So, mighty Toyota is asking for handouts, a $2 billion handout from the Japanese government and a loan from the European Investment Bank. See Ian Rowley’s recent Business Week article, Auto Bailout: Et tu, Toyota?).
This is all very disappointing, especially to management consultants like myself who have championed Toyota’s approach to managing business. I suppose that we believed that, faced with an economic downturn, Toyota would simply spend a little of its famous cash reserves. But this is not any economic downturn. The scenario darkens ominously minute by minute.
Toyota’s owners are only human, more human, perhaps, than we imagined, but not inhuman. While American banks may spend their handout on dubious retention bonuses (where are all these failed bankers going to go?), Toyota will spend its handout on researching clean technologies and avoiding layoffs.
Should consultants stop preaching the Toyota Way? No. Our current economic kerfuffle has nothing to do with the Toyota Production System. The kerfuffle is a failure of markets, a failure of intellectual understanding, and a failure of political will to fix those markets. Despite what may happen to the demand for your products and services or the availability of capital, organizations that adopt Toyota’s business systems will fare far better than businesses that do not.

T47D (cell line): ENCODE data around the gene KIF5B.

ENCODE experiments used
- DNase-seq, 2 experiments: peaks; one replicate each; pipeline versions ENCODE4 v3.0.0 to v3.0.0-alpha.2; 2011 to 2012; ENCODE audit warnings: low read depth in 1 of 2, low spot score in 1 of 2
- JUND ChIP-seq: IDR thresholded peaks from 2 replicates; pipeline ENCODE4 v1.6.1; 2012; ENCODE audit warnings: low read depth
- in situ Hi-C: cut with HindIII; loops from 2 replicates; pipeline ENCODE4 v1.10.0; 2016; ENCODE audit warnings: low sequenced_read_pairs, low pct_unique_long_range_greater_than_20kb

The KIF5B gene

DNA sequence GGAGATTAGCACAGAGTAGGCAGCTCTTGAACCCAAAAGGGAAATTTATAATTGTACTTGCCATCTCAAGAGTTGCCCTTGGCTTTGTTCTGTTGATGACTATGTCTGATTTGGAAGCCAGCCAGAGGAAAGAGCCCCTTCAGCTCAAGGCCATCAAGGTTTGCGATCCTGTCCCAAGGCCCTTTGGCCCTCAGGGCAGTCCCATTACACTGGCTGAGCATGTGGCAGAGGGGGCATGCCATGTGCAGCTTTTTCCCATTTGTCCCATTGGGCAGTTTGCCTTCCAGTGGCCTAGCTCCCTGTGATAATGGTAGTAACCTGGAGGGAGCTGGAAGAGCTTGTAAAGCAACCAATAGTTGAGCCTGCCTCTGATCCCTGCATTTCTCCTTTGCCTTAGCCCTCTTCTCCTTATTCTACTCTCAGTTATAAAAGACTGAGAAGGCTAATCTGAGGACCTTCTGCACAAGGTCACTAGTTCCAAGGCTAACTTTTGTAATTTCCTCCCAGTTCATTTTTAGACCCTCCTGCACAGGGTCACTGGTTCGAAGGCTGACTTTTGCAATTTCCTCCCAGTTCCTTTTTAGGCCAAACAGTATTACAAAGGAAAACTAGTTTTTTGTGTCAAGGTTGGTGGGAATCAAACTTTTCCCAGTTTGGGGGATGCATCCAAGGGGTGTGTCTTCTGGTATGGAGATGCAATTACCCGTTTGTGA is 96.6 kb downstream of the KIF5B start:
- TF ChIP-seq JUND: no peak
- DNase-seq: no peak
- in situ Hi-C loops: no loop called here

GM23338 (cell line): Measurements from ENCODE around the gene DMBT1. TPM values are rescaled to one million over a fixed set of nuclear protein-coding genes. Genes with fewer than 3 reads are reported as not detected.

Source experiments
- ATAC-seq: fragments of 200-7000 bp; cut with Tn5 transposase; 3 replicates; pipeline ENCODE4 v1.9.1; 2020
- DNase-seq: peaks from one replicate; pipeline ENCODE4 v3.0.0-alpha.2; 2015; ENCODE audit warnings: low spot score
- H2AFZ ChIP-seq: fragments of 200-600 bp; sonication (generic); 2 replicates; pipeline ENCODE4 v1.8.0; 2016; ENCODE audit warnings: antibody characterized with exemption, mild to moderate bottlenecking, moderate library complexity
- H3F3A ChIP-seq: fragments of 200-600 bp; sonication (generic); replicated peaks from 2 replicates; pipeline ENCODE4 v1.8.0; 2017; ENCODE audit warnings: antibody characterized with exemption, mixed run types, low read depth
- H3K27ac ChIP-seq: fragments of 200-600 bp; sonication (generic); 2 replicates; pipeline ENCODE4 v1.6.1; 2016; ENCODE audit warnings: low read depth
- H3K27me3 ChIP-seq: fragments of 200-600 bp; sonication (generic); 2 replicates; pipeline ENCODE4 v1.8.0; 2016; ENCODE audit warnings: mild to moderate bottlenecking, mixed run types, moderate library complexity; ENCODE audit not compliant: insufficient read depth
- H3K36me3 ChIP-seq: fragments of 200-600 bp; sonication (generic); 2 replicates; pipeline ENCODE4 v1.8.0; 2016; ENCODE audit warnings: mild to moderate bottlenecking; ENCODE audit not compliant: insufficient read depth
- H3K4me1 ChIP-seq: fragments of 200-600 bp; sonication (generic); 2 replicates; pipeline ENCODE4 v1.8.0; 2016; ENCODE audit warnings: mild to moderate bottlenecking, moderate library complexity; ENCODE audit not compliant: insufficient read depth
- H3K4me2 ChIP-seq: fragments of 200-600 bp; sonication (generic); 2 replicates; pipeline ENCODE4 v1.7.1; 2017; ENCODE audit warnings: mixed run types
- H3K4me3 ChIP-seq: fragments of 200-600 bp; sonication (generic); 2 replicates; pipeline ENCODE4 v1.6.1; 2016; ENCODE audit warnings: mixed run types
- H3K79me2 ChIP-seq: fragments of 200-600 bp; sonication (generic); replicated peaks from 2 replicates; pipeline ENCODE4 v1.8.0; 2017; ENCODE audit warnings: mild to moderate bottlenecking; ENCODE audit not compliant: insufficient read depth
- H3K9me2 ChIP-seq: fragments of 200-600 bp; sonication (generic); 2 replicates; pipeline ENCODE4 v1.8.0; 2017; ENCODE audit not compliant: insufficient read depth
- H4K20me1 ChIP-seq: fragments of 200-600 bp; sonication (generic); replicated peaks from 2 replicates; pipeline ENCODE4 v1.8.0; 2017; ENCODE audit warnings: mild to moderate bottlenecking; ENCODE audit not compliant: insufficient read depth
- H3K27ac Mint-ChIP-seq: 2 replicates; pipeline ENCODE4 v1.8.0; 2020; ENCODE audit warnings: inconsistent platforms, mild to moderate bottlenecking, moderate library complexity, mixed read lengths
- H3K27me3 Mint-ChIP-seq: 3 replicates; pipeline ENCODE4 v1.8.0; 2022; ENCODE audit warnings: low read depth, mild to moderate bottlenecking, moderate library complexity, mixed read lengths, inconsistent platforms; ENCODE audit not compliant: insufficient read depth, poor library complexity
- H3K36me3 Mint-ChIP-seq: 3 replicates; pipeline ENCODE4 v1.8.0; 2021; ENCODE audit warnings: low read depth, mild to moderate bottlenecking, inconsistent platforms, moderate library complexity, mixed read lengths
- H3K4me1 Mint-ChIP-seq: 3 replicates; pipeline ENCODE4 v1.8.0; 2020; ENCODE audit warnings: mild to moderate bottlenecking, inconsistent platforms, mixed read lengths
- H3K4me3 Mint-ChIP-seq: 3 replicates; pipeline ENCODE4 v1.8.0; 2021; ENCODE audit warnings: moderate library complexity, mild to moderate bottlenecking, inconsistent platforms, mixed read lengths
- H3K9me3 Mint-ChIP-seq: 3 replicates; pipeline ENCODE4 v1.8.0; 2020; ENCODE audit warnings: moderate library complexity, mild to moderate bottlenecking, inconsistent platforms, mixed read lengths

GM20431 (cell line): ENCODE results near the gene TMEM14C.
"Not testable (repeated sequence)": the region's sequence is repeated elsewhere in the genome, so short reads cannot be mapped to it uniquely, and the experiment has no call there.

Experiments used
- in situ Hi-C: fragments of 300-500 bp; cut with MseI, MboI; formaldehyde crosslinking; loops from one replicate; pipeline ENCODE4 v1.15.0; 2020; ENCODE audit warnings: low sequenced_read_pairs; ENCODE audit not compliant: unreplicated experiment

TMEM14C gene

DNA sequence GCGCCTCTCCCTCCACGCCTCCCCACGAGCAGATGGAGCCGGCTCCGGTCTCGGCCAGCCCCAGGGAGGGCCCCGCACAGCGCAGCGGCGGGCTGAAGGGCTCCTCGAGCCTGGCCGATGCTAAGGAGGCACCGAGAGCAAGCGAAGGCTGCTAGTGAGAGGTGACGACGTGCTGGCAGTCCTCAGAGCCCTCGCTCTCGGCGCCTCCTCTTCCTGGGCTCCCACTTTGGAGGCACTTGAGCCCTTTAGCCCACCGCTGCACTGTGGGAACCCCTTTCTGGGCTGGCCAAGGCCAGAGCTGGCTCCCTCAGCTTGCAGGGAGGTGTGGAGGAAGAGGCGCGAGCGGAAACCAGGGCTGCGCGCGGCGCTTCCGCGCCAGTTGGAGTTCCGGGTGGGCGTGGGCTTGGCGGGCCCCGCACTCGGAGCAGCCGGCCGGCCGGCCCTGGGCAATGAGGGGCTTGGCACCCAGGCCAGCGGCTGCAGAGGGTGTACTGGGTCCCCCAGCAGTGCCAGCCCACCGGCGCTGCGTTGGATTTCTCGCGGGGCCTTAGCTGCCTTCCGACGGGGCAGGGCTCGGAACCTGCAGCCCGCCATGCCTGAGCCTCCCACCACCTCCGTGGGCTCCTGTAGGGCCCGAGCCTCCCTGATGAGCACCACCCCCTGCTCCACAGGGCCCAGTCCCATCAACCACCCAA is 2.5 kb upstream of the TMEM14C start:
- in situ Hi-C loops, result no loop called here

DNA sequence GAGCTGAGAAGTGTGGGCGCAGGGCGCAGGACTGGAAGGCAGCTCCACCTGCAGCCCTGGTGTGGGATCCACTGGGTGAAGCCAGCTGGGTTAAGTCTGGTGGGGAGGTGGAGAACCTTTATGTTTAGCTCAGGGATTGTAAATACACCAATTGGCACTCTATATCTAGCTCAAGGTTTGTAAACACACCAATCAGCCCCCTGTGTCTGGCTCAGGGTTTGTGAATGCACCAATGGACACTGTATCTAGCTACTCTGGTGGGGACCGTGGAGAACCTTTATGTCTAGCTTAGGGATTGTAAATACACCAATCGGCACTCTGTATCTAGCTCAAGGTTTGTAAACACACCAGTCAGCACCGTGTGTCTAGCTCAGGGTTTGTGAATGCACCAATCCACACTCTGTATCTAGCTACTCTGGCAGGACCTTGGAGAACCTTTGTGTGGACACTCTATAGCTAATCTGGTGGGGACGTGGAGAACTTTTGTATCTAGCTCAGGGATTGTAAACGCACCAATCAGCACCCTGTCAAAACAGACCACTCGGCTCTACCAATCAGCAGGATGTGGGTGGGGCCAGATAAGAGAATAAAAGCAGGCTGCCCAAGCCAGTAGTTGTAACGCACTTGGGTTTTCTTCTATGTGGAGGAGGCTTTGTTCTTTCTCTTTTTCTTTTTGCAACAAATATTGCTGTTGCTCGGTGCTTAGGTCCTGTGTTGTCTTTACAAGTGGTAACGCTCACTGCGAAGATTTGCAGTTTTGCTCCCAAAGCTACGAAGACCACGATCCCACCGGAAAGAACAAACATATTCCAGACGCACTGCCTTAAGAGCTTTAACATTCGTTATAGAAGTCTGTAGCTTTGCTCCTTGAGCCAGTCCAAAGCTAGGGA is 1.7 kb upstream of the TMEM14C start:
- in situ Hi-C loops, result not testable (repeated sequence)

Most businesses are still stuffed full of Toyota’s 7 deadly wastes: overproduction, transportation, waiting, inventory, motion, overprocessing, and of course defects. And most businesses still systematically ignore the knowhow of middle and frontline managers and hourly workers, which many consultants classify as the 8th deadly waste: the waste of human creativity.
That creativity is the wellspring of the world’s eventual recovery. If only we can get the bankers to believe in it again.
Bottom line: Don’t throw Toyota’s amazing production or management systems out with the economic bathwater, however murky it might become.